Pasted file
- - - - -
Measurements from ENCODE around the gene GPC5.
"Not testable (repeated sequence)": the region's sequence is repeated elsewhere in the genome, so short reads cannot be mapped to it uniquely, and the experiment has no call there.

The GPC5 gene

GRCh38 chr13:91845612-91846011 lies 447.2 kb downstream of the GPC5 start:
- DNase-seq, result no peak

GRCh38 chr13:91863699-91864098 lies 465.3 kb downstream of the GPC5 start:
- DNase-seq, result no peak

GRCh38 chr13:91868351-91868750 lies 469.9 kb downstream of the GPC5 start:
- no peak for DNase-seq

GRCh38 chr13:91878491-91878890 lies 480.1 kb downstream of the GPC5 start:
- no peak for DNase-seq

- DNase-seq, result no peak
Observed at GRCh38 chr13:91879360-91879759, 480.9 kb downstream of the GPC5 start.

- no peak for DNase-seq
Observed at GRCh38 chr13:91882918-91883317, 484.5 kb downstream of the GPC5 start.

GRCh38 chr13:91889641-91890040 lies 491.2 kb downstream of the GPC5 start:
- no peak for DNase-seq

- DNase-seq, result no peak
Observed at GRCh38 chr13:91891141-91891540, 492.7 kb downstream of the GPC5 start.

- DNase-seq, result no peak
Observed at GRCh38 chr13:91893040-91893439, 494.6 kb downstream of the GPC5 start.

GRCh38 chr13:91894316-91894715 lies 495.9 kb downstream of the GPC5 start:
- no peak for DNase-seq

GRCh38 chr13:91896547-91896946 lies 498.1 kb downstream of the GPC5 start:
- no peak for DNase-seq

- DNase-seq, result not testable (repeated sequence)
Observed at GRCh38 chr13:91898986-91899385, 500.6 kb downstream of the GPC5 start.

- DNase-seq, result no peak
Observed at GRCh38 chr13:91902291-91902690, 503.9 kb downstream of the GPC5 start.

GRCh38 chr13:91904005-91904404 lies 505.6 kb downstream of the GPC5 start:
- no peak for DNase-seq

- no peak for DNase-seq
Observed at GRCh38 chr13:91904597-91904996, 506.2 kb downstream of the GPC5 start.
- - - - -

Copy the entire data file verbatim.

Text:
Measurements from ENCODE around the gene GPC5.
"Not testable (repeated sequence)": the region's sequence is repeated elsewhere in the genome, so short reads cannot be mapped to it uniquely, and the experiment has no call there.

The GPC5 gene

GRCh38 chr13:91845612-91846011 lies 447.2 kb downstream of the GPC5 start:
- DNase-seq, result no peak

GRCh38 chr13:91863699-91864098 lies 465.3 kb downstream of the GPC5 start:
- DNase-seq, result no peak

GRCh38 chr13:91868351-91868750 lies 469.9 kb downstream of the GPC5 start:
- no peak for DNase-seq

GRCh38 chr13:91878491-91878890 lies 480.1 kb downstream of the GPC5 start:
- no peak for DNase-seq

- DNase-seq, result no peak
Observed at GRCh38 chr13:91879360-91879759, 480.9 kb downstream of the GPC5 start.

- no peak for DNase-seq
Observed at GRCh38 chr13:91882918-91883317, 484.5 kb downstream of the GPC5 start.

GRCh38 chr13:91889641-91890040 lies 491.2 kb downstream of the GPC5 start:
- no peak for DNase-seq

- DNase-seq, result no peak
Observed at GRCh38 chr13:91891141-91891540, 492.7 kb downstream of the GPC5 start.

- DNase-seq, result no peak
Observed at GRCh38 chr13:91893040-91893439, 494.6 kb downstream of the GPC5 start.

GRCh38 chr13:91894316-91894715 lies 495.9 kb downstream of the GPC5 start:
- no peak for DNase-seq

GRCh38 chr13:91896547-91896946 lies 498.1 kb downstream of the GPC5 start:
- no peak for DNase-seq

- DNase-seq, result not testable (repeated sequence)
Observed at GRCh38 chr13:91898986-91899385, 500.6 kb downstream of the GPC5 start.

- DNase-seq, result no peak
Observed at GRCh38 chr13:91902291-91902690, 503.9 kb downstream of the GPC5 start.

GRCh38 chr13:91904005-91904404 lies 505.6 kb downstream of the GPC5 start:
- no peak for DNase-seq

- no peak for DNase-seq
Observed at GRCh38 chr13:91904597-91904996, 506.2 kb downstream of the GPC5 start.